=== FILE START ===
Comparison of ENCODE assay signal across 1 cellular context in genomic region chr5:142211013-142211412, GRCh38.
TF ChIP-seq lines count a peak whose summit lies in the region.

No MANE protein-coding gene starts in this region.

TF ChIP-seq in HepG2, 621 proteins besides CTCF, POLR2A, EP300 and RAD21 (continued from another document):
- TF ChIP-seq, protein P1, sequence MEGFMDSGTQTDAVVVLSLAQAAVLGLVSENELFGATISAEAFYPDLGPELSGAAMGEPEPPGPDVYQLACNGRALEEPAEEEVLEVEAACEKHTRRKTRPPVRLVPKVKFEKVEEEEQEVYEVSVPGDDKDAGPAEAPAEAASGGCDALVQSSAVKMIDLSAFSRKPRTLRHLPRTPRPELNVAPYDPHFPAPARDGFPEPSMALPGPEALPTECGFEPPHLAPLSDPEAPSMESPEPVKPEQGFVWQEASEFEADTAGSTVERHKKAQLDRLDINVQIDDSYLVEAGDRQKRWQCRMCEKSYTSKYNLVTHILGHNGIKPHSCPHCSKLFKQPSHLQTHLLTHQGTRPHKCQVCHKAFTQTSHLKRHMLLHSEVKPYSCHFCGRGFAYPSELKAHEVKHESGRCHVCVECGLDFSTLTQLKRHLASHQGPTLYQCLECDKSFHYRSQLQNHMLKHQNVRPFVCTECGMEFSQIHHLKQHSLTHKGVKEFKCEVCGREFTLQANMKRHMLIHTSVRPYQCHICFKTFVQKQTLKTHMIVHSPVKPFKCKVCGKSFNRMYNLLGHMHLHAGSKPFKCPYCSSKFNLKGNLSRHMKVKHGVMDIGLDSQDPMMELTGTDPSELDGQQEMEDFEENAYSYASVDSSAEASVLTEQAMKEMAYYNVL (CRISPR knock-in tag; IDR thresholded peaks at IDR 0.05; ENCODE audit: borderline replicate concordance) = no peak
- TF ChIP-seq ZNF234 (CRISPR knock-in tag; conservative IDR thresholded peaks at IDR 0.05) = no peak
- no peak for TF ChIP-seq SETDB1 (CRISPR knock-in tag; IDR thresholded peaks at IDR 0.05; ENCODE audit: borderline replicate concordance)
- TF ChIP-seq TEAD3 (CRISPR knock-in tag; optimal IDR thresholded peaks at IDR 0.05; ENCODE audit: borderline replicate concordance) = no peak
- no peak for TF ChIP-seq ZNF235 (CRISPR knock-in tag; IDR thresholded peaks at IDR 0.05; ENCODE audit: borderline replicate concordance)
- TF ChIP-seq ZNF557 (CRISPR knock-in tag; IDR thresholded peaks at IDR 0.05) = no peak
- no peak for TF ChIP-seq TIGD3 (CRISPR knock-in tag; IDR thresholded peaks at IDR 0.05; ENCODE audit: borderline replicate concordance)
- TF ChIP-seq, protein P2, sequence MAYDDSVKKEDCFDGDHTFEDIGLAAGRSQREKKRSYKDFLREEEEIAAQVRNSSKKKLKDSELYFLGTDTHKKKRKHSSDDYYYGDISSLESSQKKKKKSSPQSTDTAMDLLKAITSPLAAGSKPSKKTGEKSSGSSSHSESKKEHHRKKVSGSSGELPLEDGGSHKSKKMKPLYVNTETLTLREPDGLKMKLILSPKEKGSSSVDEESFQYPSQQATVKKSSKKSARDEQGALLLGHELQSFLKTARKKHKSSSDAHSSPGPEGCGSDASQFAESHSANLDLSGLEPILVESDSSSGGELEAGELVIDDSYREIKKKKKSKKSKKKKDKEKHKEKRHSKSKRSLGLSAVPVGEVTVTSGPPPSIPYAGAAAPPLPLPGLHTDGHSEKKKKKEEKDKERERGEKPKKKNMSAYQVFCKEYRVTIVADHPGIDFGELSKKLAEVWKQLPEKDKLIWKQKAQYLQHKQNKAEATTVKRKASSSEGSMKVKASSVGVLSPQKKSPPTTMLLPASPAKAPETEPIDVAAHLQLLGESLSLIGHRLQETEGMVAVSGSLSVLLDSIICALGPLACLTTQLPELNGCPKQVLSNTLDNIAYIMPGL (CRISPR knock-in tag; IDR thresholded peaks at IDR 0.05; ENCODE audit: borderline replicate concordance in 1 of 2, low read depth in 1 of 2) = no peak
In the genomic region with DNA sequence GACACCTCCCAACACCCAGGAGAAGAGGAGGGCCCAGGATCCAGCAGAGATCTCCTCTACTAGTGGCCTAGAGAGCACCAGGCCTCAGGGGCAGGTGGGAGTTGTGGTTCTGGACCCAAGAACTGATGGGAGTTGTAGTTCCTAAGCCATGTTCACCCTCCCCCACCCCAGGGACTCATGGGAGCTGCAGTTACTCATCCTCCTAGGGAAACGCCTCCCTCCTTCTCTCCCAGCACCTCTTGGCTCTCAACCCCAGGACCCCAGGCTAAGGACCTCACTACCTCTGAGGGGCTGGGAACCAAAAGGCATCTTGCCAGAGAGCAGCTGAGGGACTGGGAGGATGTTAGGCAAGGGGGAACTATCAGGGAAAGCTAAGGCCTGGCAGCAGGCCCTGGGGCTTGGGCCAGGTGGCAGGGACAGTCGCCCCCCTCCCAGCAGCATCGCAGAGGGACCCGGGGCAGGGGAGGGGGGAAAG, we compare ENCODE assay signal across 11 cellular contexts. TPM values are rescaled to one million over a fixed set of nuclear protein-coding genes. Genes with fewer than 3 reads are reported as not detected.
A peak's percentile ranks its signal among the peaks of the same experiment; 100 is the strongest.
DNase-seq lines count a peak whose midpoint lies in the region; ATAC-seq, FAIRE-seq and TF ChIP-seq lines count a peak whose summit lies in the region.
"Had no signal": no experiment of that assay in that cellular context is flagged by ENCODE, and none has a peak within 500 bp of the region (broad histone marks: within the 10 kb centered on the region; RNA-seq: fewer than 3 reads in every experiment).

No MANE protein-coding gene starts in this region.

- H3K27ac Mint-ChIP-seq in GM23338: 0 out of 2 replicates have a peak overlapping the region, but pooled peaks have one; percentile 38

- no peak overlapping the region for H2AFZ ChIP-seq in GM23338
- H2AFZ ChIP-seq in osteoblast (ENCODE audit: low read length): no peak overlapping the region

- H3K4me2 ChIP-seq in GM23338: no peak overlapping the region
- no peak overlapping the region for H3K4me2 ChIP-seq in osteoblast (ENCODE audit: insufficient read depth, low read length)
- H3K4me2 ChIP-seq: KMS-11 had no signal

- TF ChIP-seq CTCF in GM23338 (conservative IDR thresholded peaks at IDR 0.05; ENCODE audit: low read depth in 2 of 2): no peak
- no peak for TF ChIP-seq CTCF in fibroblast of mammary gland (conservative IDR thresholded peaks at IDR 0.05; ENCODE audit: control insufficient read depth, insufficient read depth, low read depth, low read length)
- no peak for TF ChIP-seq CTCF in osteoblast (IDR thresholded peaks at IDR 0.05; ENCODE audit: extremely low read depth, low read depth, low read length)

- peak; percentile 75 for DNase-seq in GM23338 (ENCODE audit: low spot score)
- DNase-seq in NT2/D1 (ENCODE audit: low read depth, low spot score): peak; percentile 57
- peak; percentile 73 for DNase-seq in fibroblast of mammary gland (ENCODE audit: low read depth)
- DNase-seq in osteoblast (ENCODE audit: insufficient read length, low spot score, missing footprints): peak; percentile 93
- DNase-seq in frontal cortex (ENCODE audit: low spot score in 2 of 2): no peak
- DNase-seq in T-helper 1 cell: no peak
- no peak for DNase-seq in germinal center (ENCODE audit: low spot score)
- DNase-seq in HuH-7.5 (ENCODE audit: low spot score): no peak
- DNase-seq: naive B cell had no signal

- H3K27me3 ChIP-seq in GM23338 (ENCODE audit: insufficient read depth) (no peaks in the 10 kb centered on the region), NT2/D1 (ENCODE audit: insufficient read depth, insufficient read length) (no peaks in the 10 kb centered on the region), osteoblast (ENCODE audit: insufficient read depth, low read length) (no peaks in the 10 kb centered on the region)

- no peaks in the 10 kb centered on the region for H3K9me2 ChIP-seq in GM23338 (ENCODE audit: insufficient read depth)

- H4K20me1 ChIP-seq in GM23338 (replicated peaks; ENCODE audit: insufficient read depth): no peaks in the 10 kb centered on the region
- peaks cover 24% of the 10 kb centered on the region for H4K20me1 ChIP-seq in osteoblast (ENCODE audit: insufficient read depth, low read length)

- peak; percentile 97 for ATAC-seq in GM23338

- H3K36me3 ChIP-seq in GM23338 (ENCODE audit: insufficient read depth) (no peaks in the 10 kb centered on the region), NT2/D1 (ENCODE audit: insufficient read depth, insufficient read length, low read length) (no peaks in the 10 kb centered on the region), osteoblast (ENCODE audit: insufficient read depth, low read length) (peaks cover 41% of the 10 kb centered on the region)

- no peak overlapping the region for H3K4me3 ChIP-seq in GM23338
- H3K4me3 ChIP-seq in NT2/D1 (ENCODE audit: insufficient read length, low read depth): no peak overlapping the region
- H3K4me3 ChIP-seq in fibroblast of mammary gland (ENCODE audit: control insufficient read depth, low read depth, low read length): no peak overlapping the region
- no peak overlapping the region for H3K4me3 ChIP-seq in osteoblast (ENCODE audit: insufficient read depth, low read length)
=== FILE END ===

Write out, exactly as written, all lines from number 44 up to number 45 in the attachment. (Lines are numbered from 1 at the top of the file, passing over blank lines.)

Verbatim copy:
- H3K4me3 ChIP-seq in fibroblast of mammary gland (ENCODE audit: control insufficient read depth, low read depth, low read length): no peak overlapping the region
- no peak overlapping the region for H3K4me3 ChIP-seq in osteoblast (ENCODE audit: insufficient read depth, low read length)